Wilbur H. Morrison wanted to touch all bases in Fortress Without a Roof, his interesting work on the combined bomber strikes of the United States and England against German targets in Europe and most especially within Germany's own borders. He has provided a broth of air missions and major policy decisions, moving quickly from one subject to another to carry his story through from 1942 to 1945 when an air-battered Germany collapsed. Morrison in his conclusion states of Germany that "one of the most powerful military nations was finally made impotent by airpower." The vote is far from in on that matter; at best it might be said that Germany was rendered impotent by the combined military power of her enemies.
In all the writing I have done on the Soviet military machine of World War II, not an inch has been gained without a struggle for accurate, cohesive and chronological information, let alone for accurate details with which to flesh out any such effort. In his new work, Red Phoenix, on the VVS--the Red Air Force of the Great Patriotic War--Von Hardesty has produced a brilliant study of Soviet military airpower from 1941 through the end of the war. There is no need to make comparisons with any other book on this subject because nothing else compares with Red Phoenix. It is clearly the result of a long and painstaking research effort, and Hardesty is a clear, concise and effective writer. In addition to a staggering wealth of detail on structure, policy, organization and statistical data (so badly needed), Hardesty also makes it clear that in the early days of the war the pilots and aircrews of Russia lacked a clear understanding of how to fight. Despite combat experience in Spain and Manchuria, Russian pilots were appallingly unequipped in every way to contest the wicked cutting edge of Germany's Luftwaffe. I have never seen it demonstrated better that if the Germans had not destroyed so many Russian planes on the ground then the Luftwaffe pilots would have run up astronomical scores in the air. In those terrible early days, what the Russian fighter pilots lacked the grievously outnumbered Russian bomber pilots had in surplus: courage, skill and a burning drive always to attack.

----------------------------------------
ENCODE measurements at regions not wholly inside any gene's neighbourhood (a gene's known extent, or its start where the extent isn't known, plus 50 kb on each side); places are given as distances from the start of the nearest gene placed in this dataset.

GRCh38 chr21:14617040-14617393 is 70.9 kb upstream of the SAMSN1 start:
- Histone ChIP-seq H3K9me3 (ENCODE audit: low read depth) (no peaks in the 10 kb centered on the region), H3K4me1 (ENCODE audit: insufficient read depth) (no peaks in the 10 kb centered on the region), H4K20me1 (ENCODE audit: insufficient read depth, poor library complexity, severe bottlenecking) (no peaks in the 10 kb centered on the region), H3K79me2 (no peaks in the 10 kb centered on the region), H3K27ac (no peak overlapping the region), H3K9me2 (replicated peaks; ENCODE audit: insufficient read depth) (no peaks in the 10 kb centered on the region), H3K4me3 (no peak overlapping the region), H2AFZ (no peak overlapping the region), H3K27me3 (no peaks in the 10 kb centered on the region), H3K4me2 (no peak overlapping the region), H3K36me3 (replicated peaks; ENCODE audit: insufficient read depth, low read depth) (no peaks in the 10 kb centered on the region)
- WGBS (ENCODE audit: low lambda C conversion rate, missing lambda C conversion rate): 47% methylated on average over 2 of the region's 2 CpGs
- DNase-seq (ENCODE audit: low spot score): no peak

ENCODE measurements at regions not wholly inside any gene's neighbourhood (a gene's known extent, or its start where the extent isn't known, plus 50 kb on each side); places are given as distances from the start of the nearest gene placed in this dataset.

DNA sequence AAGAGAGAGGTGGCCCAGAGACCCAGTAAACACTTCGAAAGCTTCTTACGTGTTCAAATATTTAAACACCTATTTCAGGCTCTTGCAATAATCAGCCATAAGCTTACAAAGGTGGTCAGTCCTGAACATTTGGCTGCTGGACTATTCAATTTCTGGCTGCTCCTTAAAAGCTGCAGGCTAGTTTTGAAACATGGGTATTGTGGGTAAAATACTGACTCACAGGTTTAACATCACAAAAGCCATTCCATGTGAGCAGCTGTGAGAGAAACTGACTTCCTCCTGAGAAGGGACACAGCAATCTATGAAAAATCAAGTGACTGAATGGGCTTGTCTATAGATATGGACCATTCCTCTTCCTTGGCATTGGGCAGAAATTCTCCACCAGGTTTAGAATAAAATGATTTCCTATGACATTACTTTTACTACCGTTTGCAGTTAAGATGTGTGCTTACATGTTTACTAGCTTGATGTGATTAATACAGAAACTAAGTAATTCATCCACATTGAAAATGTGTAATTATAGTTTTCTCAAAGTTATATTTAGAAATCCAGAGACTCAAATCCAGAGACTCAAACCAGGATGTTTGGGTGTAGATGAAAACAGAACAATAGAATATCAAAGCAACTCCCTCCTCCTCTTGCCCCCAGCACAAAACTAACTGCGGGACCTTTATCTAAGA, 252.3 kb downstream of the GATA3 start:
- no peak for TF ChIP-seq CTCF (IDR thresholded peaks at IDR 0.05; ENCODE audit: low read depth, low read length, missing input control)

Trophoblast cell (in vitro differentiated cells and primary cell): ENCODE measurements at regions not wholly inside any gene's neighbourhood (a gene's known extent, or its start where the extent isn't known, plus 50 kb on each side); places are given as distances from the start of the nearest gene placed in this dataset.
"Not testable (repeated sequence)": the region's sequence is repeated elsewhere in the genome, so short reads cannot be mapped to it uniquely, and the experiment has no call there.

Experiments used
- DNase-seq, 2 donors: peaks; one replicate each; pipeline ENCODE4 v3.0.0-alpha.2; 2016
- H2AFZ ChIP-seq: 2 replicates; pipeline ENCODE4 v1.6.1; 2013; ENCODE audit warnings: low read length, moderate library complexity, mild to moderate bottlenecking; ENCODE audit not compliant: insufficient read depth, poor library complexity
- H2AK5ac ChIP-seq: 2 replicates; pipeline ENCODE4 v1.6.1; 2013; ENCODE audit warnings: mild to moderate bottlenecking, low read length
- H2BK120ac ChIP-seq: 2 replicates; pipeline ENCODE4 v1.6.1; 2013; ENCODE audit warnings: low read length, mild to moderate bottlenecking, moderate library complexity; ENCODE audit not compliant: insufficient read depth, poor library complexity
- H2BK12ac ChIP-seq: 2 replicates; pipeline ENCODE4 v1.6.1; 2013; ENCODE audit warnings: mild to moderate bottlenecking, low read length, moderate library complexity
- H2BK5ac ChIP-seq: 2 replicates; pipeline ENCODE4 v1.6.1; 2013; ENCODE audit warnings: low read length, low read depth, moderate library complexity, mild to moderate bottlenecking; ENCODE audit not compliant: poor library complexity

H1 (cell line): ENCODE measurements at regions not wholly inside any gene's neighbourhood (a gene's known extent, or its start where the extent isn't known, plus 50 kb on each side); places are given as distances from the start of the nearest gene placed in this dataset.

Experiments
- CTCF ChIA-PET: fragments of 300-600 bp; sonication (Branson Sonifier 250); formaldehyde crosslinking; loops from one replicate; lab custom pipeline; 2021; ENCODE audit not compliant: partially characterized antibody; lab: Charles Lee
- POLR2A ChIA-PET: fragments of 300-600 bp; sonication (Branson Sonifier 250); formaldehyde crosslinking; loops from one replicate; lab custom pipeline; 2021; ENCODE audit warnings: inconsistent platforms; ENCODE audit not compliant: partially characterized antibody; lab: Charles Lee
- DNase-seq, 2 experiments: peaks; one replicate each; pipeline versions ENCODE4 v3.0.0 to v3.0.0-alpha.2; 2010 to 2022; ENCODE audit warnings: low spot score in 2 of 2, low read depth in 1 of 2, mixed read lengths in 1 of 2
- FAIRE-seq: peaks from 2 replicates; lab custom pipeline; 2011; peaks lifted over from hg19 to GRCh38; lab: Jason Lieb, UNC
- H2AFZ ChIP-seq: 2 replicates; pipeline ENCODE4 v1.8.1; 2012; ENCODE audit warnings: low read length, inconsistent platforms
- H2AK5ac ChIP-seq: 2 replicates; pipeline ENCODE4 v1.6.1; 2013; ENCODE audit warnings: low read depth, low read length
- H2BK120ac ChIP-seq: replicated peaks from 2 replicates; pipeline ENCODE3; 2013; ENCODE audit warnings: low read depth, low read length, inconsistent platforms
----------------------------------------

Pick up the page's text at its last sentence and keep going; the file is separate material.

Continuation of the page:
Hardesty lays the proper emphasis on Stalingrad, the Kuban, and Kursk as the pivotal axes in the air war, when Russia achieved numerical parity with its German enemy, as well as new qualitative edges in aircraft, tactics and aggressive pilots that finally was felt on the battlefield. Even the photographs in this book, and there are many, are a revelation; Hardesty has managed to find pictures of that period that we have never seen before. That war was monumental; so is this book.